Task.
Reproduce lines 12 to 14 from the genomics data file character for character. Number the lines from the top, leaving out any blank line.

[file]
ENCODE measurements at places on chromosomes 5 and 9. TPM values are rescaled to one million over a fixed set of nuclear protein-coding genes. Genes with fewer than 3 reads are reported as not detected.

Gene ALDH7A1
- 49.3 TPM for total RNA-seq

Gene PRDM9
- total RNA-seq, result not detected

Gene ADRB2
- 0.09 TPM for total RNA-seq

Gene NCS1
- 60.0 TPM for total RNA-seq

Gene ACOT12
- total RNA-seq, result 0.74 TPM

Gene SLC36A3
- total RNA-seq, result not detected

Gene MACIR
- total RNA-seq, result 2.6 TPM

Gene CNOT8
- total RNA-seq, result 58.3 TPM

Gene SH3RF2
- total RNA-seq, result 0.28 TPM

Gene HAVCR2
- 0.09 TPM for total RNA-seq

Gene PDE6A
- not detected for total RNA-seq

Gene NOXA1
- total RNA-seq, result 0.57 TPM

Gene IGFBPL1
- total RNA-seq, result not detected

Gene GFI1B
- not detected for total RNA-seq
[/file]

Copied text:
Gene SLC36A3
- total RNA-seq, result not detected

Gene MACIR